Delivery of bevacizumab by intracranial injection: assessment in glioma model
Received 14 December 2017
Accepted for publication 20 March 2018
Published 8 May 2018 Volume 2018:11 Pages 2673—2683
Checked for plagiarism Yes
Review by Single-blind
Peer reviewer comments 3
Editor who approved publication: Dr Ingrid Espinoza
Yu-Xiao Liu,1,* Wen-Jia Liu,2,* Hui-Ru Zhang,1,3 Zhi-Wen Zhang1
1Department of Neurosurgery, First Affiliated Hospital of Chinese PLA General Hospital, Beijing, People’s Republic of China; 2Beijing Institute of Biotechnology, Beijing, People’s Republic of China; 3College of Biological Engineering, HeNan University of Technology, Beijing, People’s Republic of China
*These authors contributed equally to this work
Background: Many reports have indicated that the intravenous administration of bevacizumab produces a number of systemic side effects. Therefore, we investigated the therapeutic effects of intratumoral bevacizumab administration using a glioma animal model.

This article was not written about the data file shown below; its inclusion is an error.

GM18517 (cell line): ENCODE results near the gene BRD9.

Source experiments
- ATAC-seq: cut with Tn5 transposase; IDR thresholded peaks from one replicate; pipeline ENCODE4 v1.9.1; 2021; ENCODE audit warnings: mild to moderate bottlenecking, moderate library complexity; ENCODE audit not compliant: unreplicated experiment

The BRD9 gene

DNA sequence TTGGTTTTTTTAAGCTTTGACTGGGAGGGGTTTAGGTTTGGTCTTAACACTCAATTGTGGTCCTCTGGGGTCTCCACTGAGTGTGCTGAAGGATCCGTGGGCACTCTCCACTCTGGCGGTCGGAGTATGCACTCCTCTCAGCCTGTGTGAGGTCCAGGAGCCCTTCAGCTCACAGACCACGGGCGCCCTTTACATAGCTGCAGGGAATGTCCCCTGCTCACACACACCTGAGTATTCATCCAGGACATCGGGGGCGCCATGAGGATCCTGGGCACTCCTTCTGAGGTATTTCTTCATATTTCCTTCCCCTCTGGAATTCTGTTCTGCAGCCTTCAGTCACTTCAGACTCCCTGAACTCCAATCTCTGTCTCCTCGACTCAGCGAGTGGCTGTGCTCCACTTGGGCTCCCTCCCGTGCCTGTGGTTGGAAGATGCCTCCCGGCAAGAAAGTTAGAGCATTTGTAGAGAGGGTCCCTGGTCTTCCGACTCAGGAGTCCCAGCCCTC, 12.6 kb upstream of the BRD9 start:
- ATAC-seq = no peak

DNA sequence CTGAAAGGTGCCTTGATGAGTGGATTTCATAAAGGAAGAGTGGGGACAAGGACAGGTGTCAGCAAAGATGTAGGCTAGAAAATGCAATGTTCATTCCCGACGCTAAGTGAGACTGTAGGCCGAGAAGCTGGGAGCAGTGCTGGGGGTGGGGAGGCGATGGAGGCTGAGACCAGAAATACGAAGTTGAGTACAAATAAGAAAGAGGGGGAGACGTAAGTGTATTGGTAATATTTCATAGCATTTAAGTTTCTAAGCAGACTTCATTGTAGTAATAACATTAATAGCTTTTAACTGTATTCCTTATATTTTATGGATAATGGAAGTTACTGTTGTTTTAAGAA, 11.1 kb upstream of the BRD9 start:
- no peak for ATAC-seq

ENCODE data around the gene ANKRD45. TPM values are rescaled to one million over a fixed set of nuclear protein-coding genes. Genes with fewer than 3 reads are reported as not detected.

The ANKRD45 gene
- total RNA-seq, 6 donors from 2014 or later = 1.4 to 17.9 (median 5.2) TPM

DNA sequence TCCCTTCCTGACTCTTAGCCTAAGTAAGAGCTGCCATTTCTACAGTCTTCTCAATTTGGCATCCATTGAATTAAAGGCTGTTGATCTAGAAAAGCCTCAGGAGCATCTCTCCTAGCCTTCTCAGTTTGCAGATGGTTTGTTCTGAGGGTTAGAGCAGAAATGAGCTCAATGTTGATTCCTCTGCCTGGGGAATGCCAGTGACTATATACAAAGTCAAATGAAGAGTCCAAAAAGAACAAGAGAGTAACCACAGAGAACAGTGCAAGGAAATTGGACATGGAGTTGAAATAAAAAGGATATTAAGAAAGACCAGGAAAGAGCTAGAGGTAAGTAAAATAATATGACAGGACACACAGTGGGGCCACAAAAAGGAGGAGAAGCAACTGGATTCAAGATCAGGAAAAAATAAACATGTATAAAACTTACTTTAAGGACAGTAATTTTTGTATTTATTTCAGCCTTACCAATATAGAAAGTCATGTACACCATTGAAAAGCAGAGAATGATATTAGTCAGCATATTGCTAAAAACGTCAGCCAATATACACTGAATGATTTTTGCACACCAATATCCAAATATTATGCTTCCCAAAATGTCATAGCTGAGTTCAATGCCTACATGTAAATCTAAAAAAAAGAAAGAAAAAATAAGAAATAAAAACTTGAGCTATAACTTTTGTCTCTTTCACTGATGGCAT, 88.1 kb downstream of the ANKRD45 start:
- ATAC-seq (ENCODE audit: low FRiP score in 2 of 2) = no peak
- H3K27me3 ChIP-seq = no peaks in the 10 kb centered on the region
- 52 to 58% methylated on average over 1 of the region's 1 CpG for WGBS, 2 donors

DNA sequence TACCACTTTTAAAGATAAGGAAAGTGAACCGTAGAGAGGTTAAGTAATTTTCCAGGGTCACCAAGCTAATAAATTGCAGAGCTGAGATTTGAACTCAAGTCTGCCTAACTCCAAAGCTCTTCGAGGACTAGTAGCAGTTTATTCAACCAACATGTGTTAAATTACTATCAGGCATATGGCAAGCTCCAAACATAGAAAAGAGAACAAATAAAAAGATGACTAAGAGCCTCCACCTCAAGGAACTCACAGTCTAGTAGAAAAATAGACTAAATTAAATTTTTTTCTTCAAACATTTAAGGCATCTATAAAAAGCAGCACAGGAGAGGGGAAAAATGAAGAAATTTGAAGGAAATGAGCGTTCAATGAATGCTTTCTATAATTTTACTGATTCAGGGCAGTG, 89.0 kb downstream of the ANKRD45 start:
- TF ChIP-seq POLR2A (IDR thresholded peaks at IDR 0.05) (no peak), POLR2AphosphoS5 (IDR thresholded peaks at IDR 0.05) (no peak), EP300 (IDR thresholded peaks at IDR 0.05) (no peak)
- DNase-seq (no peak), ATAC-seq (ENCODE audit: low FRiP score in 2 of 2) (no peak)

Methods: The glioma cell lines U251 and U87 that carried luciferase were implanted into the brains of mice to develop glioma models. Glioma-bearing mice were treated with bevacizumab intravenously or intratumorally by Alzet micro-osmotic pumps, and the survival time of mice was monitored. Tumor volumes and location were observed by fluorescence imaging and histological analysis. Levels of microvessel marker, cancer stem cell marker as well as angiogenesis-, invasion-, and inflammation-related factors in tumors were examined by immunohistochemical staining.
Results: Mice treated with intratumoral low-dose bevacizumab had smaller tumor volumes, longer survival time, lower microvessel density, and fewer cancer stem cells as compared with untreated and intravenously treated mice. Furthermore, expression levels of inflammation-related factors increased signifiwhereas that of angiogenesis- and invasion-related factors decreased in intratumorally treated animals, compared with intravenously treated mice.
Conclusion: These results implied bevacizumab delivery by intratumoral injection via Alzet micro-osmotic pumps may be a more effective and safer protocol for treating gliomas.
Keywords: bevacizumab, anti-angiogenic, glioma cell line, intratumoral delivery, fluorescence imaging
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